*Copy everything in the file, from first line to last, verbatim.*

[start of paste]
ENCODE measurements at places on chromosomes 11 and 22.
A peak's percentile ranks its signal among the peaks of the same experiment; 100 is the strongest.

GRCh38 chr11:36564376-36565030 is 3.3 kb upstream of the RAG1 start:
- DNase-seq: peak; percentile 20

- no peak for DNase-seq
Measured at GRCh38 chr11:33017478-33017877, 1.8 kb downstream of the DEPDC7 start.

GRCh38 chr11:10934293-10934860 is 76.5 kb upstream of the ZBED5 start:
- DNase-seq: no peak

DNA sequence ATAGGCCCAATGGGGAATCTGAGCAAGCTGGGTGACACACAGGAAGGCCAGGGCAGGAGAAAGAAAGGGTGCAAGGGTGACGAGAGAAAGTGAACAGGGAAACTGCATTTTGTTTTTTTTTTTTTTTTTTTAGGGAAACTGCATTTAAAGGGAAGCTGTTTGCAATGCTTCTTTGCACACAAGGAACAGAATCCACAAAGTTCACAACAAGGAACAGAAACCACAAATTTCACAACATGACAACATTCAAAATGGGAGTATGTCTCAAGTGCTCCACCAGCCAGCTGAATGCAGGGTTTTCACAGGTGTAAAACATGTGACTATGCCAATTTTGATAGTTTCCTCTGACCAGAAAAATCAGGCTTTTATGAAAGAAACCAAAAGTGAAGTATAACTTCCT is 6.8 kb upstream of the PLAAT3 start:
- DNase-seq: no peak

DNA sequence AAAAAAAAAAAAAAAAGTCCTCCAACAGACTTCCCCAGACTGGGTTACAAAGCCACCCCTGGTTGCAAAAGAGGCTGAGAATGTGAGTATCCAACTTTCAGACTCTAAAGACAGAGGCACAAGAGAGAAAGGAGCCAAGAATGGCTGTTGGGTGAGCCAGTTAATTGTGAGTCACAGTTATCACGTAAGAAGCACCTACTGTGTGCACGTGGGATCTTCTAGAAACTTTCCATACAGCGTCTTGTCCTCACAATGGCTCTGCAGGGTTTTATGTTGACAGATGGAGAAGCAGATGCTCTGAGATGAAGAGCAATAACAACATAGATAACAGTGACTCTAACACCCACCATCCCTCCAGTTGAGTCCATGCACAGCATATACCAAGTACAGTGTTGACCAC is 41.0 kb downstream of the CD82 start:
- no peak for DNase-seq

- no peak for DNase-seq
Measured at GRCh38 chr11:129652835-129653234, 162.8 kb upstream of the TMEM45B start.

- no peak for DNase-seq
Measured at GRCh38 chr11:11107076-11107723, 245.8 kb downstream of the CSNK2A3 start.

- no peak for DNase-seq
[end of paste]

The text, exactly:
ENCODE measurements at places on chromosomes 11 and 22.
A peak's percentile ranks its signal among the peaks of the same experiment; 100 is the strongest.

GRCh38 chr11:36564376-36565030 is 3.3 kb upstream of the RAG1 start:
- DNase-seq: peak; percentile 20

- no peak for DNase-seq
Measured at GRCh38 chr11:33017478-33017877, 1.8 kb downstream of the DEPDC7 start.

GRCh38 chr11:10934293-10934860 is 76.5 kb upstream of the ZBED5 start:
- DNase-seq: no peak

DNA sequence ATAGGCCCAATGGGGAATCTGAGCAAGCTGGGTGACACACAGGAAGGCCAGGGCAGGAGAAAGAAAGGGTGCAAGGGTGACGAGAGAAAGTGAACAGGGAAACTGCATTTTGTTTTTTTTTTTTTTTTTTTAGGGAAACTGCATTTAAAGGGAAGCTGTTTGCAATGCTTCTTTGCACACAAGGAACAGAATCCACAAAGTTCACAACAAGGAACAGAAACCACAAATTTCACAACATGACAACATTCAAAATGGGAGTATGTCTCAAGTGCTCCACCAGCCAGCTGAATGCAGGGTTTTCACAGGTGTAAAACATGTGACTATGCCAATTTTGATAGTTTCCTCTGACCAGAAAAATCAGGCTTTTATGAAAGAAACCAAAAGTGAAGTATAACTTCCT is 6.8 kb upstream of the PLAAT3 start:
- DNase-seq: no peak

DNA sequence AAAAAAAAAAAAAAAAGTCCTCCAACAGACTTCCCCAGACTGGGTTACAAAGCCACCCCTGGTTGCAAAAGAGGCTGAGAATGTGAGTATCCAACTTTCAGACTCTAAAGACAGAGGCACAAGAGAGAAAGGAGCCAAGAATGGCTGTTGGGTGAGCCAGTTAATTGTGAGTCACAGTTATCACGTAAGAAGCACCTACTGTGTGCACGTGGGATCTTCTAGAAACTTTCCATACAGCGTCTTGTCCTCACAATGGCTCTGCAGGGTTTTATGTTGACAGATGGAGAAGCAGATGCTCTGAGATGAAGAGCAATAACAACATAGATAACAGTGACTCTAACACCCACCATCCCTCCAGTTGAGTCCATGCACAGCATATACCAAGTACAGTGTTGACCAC is 41.0 kb downstream of the CD82 start:
- no peak for DNase-seq

- no peak for DNase-seq
Measured at GRCh38 chr11:129652835-129653234, 162.8 kb upstream of the TMEM45B start.

- no peak for DNase-seq
Measured at GRCh38 chr11:11107076-11107723, 245.8 kb downstream of the CSNK2A3 start.

- no peak for DNase-seq